In the “Song of Ice and Fire” novels, Sansa is still hanging out at the Eyrie, potentially being married off to the son of one of the Lords of the Vale as part of Petyr Baelish’s (Aiden Gillen, reduced to a cog in this vast machine) plotting, when Jon gets the letter from Ramsay Bolton declaring that he has Rickon Stark (Art Parkinson). Having Jon receive that letter when he’s with Sansa, who is already counseling Jon to ride South and reclaim Winterfell makes for a much neater, and more emotionally-effective storyline. And add to that Smalljohn Umber’s (Dean S. Jagger) potential betrayal of Ramsay at Winterfell and Baelish’s plot to march the Lords of the Vale into the North*, we have the setup for a nice convergence at Winterfell, (something I’ve been predicting for a couple of weeks now).
Similarly, in Martin’s novels, the Kingsmoot at Pyke merely introduced a whole lot of new characters, to frustrating, if occasionally dramatic effect, while Theon remained stuck at Winterfell as the latest incarnation of Reek, Ramsay’s slave. Now, we have a setup for Theon to continue redeeming himself, pulling Pyke back into the story emotionally as well as with whatever plot machinations “Game of Thrones” has yet to offer.
The second category of forgiveness also moves the story along in propulsive and exciting ways. In King’s Landing, Cersei may not hate Margaery Tyrell (Natalie Dormer) any less, but at least she and Jaime (Nikolaj Coster-Waldau) have come up with a scheme that propels the King’s Landing story forward in similarly exciting ways. Given Olenna Tyrell’s (Diana Rigg) unwillingness to see Margaery humiliated, Cersei and Jaime strike a temporary peace with the Tyrells and their uncle Kevan Lannister (Ian Gelder) to mount a coup against the High Sparrow.
I would be willing to lay a small portion of the gold the Lannisters keep stashed under Casterly Rock that this coup will be interrupted by a Dornish invasion. But in the interim, it’s great fun to see these two formidable women face up to their mutual dislike and forge a temporary pact. Cersei Lannister may have behaved stupidly and impulsively through much of the run of this show, but she’s not an inherently stupid woman — just one who has made terrible choices in awful circumstances. Seeing her muster up the patience to put her vengeance at least on hold in the name of a larger strategy is a nice way of gratifying the excellent work Lena Headey has put into making Cersei a compelling character even in circumstances where she might have been easy to dismiss as a harpy equal to the one who used to sit atop a pyramid in Meereen.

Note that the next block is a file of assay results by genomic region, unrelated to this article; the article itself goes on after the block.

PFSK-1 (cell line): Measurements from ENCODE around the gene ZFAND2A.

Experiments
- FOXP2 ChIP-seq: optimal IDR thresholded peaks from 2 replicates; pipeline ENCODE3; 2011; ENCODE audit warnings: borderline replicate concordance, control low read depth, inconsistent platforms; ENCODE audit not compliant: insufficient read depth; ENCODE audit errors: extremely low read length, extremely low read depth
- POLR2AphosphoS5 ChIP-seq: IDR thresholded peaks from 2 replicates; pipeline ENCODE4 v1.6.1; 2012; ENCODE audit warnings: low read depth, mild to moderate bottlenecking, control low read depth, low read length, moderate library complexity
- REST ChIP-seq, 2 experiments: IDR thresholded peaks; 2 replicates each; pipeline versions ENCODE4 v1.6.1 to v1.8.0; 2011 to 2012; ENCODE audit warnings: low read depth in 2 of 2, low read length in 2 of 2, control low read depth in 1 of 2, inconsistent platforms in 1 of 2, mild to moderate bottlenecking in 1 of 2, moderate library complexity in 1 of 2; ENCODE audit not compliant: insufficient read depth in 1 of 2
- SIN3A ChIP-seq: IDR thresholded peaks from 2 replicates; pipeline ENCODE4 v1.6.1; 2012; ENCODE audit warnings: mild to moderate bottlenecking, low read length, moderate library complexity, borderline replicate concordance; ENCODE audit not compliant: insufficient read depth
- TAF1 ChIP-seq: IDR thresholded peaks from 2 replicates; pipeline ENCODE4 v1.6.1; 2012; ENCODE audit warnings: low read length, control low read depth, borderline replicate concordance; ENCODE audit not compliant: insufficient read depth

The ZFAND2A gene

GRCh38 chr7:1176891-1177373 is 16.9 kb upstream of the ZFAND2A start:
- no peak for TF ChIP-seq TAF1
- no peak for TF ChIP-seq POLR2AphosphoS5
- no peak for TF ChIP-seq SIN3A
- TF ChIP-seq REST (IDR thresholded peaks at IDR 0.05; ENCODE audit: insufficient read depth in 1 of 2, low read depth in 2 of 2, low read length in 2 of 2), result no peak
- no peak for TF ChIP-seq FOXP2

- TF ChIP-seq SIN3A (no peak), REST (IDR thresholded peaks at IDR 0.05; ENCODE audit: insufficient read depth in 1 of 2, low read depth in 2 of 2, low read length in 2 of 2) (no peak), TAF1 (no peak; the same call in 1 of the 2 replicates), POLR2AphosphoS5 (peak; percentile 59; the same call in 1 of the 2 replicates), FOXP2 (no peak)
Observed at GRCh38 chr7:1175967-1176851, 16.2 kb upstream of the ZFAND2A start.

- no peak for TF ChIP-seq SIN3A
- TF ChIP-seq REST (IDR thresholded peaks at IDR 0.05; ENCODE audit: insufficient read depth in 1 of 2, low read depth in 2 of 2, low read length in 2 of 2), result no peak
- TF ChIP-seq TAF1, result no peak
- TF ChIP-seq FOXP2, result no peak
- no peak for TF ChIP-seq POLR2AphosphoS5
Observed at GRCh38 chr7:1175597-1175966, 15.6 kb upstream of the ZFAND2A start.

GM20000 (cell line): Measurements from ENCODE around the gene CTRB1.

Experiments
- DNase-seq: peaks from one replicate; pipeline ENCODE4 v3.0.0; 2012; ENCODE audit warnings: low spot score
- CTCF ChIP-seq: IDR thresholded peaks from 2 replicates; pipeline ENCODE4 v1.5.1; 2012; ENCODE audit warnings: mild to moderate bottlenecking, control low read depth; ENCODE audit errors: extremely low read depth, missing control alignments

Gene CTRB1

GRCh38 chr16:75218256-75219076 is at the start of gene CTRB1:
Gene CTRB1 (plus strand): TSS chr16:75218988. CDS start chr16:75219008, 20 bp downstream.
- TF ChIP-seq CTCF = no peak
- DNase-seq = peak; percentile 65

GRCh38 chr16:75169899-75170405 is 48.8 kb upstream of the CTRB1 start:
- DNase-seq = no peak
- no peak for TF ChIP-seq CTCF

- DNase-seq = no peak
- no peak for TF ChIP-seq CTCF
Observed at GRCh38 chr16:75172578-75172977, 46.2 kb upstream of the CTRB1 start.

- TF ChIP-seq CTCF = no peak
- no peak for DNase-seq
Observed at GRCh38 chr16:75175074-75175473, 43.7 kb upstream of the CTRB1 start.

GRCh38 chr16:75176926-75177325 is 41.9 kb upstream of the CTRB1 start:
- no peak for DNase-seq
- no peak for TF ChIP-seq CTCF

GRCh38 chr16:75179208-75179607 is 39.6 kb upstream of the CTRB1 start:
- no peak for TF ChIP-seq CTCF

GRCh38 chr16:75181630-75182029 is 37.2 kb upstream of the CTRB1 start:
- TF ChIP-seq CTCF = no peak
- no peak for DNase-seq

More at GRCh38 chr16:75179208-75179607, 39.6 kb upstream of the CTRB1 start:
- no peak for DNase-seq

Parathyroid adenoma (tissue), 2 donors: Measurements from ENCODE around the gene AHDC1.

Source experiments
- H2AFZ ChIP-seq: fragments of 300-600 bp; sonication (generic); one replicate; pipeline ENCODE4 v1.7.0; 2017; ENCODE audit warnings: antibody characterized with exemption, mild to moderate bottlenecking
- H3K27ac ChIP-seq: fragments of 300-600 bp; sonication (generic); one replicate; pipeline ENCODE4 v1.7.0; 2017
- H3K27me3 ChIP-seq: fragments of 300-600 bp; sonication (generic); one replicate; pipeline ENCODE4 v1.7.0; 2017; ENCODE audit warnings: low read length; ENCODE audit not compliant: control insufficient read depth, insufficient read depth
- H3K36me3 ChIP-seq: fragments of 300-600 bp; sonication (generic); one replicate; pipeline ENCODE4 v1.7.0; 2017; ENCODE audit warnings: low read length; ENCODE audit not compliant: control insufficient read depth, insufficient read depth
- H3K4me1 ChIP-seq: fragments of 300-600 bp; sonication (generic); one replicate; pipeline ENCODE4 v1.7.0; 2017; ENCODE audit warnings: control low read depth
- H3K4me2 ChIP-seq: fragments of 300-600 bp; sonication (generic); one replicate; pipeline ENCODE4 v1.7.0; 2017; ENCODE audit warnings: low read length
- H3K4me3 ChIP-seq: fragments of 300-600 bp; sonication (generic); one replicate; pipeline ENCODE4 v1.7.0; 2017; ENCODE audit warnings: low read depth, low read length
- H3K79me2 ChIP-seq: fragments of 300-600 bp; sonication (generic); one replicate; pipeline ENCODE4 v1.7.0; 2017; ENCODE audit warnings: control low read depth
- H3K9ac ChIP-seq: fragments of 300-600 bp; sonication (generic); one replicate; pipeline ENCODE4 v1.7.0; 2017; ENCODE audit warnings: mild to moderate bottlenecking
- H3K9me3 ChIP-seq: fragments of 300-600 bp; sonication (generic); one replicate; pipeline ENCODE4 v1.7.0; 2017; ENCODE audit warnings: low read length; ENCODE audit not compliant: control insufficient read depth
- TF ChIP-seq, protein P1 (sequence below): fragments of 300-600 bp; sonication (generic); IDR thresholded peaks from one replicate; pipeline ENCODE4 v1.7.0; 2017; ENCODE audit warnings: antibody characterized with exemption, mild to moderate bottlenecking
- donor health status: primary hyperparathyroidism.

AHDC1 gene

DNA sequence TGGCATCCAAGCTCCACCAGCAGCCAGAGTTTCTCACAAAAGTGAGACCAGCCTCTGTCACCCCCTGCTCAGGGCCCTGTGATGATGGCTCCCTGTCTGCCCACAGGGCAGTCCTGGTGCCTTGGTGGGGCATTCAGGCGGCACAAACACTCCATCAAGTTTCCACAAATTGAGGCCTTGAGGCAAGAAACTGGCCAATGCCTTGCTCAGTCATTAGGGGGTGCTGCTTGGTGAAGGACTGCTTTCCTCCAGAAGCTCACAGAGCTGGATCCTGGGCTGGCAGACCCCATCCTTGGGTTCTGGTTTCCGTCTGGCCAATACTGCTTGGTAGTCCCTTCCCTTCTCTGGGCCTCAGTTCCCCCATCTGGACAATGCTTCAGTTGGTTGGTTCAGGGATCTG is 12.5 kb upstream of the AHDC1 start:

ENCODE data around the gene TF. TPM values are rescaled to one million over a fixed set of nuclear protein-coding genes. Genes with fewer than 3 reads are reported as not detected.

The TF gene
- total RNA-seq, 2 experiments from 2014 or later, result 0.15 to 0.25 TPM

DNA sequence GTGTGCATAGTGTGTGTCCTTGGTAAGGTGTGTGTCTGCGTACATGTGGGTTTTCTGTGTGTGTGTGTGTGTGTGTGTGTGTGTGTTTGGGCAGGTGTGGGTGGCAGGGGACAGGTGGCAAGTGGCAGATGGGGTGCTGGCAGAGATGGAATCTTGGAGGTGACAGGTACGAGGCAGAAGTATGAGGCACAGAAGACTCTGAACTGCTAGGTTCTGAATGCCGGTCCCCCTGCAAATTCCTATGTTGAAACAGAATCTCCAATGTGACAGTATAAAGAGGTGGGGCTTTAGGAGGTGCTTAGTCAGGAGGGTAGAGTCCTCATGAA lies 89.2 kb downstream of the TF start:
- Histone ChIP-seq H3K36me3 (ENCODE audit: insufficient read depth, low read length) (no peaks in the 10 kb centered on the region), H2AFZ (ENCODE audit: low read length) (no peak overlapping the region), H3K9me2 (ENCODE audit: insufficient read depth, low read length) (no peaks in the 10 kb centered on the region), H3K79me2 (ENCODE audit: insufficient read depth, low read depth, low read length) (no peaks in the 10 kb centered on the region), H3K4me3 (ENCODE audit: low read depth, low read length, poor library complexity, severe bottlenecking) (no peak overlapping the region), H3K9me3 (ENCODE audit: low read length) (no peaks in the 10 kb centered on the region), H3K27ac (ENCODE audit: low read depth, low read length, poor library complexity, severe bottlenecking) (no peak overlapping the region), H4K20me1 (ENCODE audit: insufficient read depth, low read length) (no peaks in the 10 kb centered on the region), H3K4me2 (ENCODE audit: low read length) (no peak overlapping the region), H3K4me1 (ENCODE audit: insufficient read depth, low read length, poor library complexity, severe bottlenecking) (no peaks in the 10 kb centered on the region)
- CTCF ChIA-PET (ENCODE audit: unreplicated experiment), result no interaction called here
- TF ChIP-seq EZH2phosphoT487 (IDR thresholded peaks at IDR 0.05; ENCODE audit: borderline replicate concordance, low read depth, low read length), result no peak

And in Meereen, of course, Tyrion Lannister is walking a knife edge, treating slavery as an injustice that might be forgiven for strategic reasons, when in reality, the people he’s trying to rule experienced slavery as a sin too great to ever be treated like a subject of negotiation.
It’s fascinating, especially given HBO’s forthcoming civil-rights drama “All The Way,” to see Peter Dinklage — always one of the standouts of this ensemble — take on a position that merges pre-Civil War efforts to keep the United States together with a dash of Lyndon Baines Johnson and a smidgeon of Richard Nixon. Tyrion may believe he’s offering the Masters of Astapor and Yunkai a good deal when he proposes a seven-year phase-out of slavery with compensation for the former owners of humans, and that he’s made a compelling case for a free labor economy. And in telling the Masters, “There have always been those with wealth and power. That’s the way of the world. I’m not here to change the way of the world,” he’s presenting himself as someone they can deal with.
But Tyrion is forgetting — or at least not focusing on — that he’s not actually the other party to this agreement. The slaves Dany freed, and who followed her to liberate Meereen, are the people who actually have to keep this deal. And while he may have been able to manipulate Missandei and Grey Worm into temporary and tepid shows of support for his position, inspired more by loyalty to Daenerys Targaryen (Emilia Clarke), their absent queen, than to Tyrion himself or to his plan, their support may not last. Missandei and Grey Worm have often been overlooked or treated rather instrumentally by “Game of Thrones,” so it’s nice to see the characters get to play a significant role in an episode that reminds us what Tyrion’s up against, and that his strategic adoption of forgiveness may not be so easy for others to extend to those who once owned them.
If the free people of Meereen decide to scotch Tyrion’s deal, their choice might not be strategic, but it also wouldn’t be wrong. “Book of the Stranger” began on a note for forgiveness, but it ended with astringent reminders that there are some things you can’t forgive, some submissions you can’t accept. Osha’s (Natalia Tena) death in Ramsay Bolton’s rooms was another testament to the idea that there can be no accommodation with this particular mad dog, no groveling or seduction that can blunt his cruelties. And in Vaes Dothrak, when faced with rape or relegation, Dany doesn’t go quietly into the desert night: once again, she sets it alight. Sometimes, there’s no choice but to burn down a flawed and broken world and try to start anew on the ashes.
*A plot he accomplishes, I might note, by manufacturing an insult and giving Robin Arryn (Lino Facioli) the chance to adopt Baelish’s plan as a sign of his own magnanimity and capacity to forgive. David Benioff and D.B. Weiss can write a theme in everywhere they look, when given the chance.